After breakfast I sat at the table studying the material I’d gotten from Civilian Defense.
“What are those?” Pete asked, climbing onto my lap.
“What are flamfuts?”
“Pamphlets. Booklets that tell about things that we can do to help fight the war.”
“I thought the war would be done by now,” Pete said.
“Then I want to fight the war, too.”
“Good for you. Now pay attention. Since the war, the Japanese control all the rubber plantations in the world, so we can’t get rubber. Stop wiggling! So the government is rationing tires and other rubber goods and asking people to turn in their old rubber, like tires, raincoats, hot-water bottles, bathing caps, girdles, garden hoses.”
“Girdles,” Pete giggled, swiveling his hips.
“Stop wiggling,” I said.
“What does the government need girdles for?”
“They’ll turn them into things the army needs.”
“I don’t know. Tank tires.”
“Tanks don’t have tires.”
“Forget it, Pete. Let the government figure out what to do with them.”
Like thousands of other kids, she collected scrap metal and old newspapers, saved for war bonds and victory stamps, and became a plane spotter, watching the skies for evidence of enemy advances.
I love Millie McGonigle. She’s a 12-year-old girl with tides to watch and dead things to find, grappling with losing her gram, facing her fears, and navigating the changes that come with a country at war. Millie is stubborn, brave, feisty, and funny. She’s part me, part my husband’s memories of growing up at the beach, and part every young person who faces fears and challenges with courage, humor, and a great deal of spunk.
In today’s America, we don’t face an actual war, but we are fighting an enemy nonetheless: the COVID-19 virus and the isolation that results from social distancing and lockdowns. Nearly a year after lockdown began here on the island where I live, students are still attending classes online. Social isolation is the new normal. What effect does that have on students’ mental health?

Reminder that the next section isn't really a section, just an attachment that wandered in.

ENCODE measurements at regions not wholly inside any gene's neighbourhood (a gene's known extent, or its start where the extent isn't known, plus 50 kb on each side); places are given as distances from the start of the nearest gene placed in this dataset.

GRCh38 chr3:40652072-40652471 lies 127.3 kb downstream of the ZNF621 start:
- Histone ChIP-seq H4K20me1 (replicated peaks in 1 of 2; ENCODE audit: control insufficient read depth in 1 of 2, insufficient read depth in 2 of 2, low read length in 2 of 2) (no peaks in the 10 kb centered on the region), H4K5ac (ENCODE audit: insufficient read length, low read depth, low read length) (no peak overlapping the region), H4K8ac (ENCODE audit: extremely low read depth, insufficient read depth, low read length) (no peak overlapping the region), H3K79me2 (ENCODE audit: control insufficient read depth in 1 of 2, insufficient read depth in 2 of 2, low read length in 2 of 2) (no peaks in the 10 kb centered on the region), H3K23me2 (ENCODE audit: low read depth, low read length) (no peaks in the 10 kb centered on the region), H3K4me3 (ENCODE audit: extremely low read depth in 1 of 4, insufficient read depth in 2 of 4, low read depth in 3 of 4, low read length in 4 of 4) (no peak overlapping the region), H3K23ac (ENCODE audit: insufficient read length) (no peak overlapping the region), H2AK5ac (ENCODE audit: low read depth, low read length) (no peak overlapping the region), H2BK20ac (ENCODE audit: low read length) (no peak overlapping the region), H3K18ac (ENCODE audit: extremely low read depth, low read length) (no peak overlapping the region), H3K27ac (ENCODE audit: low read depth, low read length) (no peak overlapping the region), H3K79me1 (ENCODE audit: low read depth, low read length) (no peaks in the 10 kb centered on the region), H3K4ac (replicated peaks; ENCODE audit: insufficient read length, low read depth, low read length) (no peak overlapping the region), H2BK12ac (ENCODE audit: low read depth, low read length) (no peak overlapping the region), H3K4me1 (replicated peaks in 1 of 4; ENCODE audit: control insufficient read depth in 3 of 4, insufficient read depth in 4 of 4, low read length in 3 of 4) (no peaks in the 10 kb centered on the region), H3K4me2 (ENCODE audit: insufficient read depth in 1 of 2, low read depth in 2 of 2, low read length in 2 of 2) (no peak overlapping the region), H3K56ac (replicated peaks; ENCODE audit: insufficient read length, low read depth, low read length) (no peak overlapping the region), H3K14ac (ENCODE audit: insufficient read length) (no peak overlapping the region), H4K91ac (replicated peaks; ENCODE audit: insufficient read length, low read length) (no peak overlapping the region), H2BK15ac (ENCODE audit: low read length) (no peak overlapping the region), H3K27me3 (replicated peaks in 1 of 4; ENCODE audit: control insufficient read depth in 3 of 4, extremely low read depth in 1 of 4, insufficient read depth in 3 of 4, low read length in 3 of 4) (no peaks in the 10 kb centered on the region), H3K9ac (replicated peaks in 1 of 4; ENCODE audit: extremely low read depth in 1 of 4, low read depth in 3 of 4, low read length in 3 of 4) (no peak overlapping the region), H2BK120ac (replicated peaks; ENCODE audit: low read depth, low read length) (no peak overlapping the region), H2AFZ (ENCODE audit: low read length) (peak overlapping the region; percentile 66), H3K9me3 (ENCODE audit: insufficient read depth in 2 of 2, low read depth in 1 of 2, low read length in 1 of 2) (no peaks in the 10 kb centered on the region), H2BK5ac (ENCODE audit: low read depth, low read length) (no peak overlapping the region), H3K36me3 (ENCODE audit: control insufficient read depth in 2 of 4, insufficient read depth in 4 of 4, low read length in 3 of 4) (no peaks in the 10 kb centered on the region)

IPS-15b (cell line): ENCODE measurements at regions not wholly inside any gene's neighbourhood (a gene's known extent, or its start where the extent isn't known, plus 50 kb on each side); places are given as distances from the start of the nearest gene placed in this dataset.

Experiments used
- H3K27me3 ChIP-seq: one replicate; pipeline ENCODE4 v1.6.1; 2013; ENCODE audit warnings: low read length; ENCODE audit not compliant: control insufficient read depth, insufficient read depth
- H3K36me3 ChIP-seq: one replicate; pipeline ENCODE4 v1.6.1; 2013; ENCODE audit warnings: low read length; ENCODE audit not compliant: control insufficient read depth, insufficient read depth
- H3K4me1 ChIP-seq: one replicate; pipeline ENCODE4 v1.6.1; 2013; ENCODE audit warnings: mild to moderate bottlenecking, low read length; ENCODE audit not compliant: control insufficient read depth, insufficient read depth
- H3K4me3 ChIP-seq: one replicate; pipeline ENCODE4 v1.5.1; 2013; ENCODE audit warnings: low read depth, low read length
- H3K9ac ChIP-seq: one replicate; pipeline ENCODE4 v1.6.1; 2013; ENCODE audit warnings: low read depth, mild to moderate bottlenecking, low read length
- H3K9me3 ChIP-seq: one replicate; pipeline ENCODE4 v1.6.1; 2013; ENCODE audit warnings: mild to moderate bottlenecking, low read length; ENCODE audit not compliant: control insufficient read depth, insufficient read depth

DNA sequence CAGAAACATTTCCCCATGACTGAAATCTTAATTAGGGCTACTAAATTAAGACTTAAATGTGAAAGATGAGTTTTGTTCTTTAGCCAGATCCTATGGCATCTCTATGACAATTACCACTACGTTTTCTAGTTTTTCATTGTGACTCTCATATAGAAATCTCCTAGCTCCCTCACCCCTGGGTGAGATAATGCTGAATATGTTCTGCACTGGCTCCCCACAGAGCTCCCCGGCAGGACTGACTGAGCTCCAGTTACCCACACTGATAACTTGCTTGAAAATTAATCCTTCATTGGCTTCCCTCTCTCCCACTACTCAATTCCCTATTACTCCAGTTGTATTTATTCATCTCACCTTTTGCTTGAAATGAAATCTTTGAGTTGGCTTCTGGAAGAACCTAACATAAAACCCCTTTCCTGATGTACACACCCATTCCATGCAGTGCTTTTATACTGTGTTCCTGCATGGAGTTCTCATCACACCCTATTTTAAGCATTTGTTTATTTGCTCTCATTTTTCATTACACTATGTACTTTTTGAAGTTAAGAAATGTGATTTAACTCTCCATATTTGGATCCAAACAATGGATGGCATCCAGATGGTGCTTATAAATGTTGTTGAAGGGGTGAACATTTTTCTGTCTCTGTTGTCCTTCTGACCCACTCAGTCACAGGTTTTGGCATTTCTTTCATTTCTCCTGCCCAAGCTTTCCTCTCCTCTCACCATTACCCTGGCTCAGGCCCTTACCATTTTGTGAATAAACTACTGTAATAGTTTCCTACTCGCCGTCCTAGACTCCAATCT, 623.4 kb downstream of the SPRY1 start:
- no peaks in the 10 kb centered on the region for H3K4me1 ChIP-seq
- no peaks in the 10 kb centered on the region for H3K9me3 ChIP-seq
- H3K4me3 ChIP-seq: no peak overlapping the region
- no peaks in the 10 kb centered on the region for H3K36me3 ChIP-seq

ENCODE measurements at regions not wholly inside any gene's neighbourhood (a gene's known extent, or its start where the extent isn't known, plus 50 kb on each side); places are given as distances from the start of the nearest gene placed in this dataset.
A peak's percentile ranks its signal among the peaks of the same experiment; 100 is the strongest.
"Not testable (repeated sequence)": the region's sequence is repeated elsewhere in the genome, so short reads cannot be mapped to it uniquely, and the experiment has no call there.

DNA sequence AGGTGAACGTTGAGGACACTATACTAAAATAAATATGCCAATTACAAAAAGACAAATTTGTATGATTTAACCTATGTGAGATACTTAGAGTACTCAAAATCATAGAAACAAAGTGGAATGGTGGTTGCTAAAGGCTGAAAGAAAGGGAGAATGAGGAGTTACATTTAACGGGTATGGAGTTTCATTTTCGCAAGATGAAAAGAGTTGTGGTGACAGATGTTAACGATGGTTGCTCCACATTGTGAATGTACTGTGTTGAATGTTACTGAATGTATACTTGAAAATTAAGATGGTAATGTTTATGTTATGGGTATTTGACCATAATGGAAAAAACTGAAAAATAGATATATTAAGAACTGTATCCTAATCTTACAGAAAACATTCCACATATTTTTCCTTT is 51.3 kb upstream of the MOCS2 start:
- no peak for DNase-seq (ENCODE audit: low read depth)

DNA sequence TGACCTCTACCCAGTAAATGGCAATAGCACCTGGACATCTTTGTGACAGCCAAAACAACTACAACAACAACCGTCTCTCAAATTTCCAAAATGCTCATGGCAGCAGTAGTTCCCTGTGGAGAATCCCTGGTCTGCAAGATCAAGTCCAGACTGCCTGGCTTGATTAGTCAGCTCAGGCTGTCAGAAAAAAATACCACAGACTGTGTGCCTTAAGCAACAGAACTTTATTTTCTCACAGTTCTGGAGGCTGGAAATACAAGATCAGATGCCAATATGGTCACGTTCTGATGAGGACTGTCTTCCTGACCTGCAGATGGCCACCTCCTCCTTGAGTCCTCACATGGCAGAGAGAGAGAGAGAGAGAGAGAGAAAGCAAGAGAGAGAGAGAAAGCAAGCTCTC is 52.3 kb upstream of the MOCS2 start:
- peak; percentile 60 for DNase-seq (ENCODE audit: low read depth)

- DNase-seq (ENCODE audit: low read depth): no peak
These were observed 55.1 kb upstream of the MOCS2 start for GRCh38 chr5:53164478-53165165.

In February, young reporters for our high school newspaper sent out an anonymous survey asking students to discuss their struggles. Alarmingly, 83.1 percent of respondents said they were wrestling with mental health issues. A 2020 survey of seventh and eighth graders at the middle school concluded that over 60 percent were feeling anxious or depressed more than half the week. This is a serious issue that requires help — and soon.
I am surprised at how much I miss those children. They used to come over on the ferries every day to attend our island schools. Hundreds of them crowded the boats, which rang with raucous laughter. They streamed through the streets of our little town, swamped the lines at the supermarket, and hogged all the tables at the library. I used to complain — there were so many of them and they were so noisy. Where are they now? Mostly shut in, I assume, isolated and silent because of the pandemic. I miss them, and I long for them to come back.
There are some signs of hope. The pandemic, at least here in the United States, is easing a bit. Cases and deaths are down. Restrictions are being lifted (let us hope wisely). May all that energy that young people built up over the COVID year be transformed into action against the injustices that surround them — poverty and homelessness, racial inequality, gun violence, climate change.
Children are resilient and, hopefully, most will recover easily. But the forced isolation of the pandemic has for some emphasized the dangerous — but somehow shadowy — threats they face. Without community and involvement as bulwarks against loss and fear, they struggle. Perhaps we can learn something from Millie’s world about contributing, pulling together, optimism, and positivity. Maybe before too long, I’ll hear those loud and lively children on the streets again. Laughing. And this time, I won’t complain.
÷ ÷ ÷
is the Newbery Award-winning author of The Midwife's Apprentice
and the Newbery Honor book Catherine, Called Birdy
, amongst many other popular novels for young readers. She was born just a few months before the United States entered World War II, and parts of the book are based on her husband's experiences growing up in California during the war. Today she lives on a soft, green island near Seattle, Washington.